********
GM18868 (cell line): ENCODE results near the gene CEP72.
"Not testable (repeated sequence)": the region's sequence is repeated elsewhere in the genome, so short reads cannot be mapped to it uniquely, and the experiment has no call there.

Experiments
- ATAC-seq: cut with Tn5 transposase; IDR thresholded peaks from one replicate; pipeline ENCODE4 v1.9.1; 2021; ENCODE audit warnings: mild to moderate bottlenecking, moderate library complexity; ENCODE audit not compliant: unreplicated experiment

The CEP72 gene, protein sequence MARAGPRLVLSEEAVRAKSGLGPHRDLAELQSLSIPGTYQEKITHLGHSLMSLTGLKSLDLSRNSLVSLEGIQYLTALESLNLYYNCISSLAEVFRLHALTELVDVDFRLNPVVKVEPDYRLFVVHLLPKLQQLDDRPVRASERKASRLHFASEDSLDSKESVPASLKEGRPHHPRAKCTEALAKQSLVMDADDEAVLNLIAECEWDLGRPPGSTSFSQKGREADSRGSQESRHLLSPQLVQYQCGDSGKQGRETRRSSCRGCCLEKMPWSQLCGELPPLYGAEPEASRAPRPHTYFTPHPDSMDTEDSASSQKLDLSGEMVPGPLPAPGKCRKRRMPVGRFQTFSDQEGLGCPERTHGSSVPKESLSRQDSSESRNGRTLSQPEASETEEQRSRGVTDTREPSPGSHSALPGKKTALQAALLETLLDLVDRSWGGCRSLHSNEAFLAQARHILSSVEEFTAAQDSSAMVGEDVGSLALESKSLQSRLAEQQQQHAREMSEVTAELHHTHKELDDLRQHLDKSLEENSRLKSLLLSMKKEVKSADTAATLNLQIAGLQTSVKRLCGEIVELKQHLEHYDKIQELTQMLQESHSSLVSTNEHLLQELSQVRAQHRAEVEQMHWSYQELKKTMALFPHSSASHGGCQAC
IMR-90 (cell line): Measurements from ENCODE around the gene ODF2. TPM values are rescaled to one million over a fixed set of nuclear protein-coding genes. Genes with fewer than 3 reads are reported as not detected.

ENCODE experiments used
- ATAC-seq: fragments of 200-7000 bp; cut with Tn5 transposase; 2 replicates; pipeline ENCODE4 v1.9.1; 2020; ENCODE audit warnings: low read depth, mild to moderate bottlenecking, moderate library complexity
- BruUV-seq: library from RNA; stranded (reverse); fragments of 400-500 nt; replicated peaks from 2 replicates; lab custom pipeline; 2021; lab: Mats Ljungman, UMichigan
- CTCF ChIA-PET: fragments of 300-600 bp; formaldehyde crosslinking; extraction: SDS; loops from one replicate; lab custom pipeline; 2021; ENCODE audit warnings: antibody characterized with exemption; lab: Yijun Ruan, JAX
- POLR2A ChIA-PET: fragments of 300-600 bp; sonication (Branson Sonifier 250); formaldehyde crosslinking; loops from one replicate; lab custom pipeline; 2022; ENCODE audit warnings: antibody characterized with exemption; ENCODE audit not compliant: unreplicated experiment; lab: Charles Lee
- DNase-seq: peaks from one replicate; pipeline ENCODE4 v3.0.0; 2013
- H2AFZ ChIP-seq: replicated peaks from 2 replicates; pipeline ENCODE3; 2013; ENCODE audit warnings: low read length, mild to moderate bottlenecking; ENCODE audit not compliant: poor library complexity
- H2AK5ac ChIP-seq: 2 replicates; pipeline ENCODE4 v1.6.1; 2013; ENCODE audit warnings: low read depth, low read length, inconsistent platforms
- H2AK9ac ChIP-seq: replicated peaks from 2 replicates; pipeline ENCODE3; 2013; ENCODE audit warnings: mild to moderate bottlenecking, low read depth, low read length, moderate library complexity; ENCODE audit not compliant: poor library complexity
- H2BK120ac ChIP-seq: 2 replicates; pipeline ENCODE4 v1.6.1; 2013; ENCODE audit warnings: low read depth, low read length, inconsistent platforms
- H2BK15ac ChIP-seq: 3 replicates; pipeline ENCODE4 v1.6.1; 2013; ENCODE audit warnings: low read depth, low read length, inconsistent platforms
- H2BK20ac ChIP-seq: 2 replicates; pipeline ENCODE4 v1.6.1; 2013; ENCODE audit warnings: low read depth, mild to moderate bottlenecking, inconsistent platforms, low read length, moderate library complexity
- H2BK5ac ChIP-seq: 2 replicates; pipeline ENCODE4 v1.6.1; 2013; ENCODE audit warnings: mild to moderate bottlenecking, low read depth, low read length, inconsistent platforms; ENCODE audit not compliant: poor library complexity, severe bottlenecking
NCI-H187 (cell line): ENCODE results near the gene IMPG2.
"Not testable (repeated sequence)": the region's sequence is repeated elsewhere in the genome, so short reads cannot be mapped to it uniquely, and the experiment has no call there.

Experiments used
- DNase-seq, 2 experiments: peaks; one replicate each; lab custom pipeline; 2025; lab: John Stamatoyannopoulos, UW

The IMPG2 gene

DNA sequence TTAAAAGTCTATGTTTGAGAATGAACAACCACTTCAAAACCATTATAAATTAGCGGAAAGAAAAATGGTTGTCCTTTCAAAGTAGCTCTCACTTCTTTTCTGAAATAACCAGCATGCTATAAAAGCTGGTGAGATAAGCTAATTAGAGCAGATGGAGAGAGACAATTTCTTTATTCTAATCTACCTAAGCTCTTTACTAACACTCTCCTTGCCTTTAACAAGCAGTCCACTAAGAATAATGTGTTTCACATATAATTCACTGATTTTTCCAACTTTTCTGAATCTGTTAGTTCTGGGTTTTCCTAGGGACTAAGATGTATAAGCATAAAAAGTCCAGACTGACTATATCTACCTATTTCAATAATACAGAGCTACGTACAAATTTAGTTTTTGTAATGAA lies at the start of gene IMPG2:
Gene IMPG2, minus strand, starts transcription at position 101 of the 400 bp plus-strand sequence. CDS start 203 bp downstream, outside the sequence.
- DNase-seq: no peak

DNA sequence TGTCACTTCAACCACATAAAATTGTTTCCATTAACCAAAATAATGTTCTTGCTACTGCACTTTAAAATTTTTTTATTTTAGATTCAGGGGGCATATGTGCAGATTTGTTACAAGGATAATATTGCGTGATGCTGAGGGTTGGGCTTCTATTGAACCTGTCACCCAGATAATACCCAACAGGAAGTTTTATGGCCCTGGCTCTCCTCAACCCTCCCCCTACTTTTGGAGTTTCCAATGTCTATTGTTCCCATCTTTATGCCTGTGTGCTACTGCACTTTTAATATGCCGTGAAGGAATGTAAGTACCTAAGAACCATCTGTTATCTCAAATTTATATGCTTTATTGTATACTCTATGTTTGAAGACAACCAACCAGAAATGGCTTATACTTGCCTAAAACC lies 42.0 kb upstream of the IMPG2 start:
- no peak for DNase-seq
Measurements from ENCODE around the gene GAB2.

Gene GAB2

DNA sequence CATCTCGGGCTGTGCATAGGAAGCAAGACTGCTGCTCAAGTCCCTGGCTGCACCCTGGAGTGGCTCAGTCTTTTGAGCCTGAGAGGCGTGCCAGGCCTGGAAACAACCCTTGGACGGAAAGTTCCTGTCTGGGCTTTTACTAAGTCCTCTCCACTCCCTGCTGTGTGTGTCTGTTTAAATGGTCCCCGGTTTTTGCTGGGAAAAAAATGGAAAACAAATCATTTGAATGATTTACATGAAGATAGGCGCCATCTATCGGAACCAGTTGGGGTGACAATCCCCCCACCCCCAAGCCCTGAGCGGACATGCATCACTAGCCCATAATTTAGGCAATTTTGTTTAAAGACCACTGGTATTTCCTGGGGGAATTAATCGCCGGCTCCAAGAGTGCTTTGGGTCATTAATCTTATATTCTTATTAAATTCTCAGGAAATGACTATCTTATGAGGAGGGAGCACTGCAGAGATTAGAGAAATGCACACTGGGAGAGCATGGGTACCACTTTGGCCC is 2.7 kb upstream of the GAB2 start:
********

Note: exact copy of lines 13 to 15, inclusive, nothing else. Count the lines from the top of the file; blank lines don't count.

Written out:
- H2AFZ ChIP-seq: replicated peaks from 2 replicates; pipeline ENCODE3; 2013; ENCODE audit warnings: low read length, mild to moderate bottlenecking; ENCODE audit not compliant: poor library complexity
- H2AK5ac ChIP-seq: 2 replicates; pipeline ENCODE4 v1.6.1; 2013; ENCODE audit warnings: low read depth, low read length, inconsistent platforms
- H2AK9ac ChIP-seq: replicated peaks from 2 replicates; pipeline ENCODE3; 2013; ENCODE audit warnings: mild to moderate bottlenecking, low read depth, low read length, moderate library complexity; ENCODE audit not compliant: poor library complexity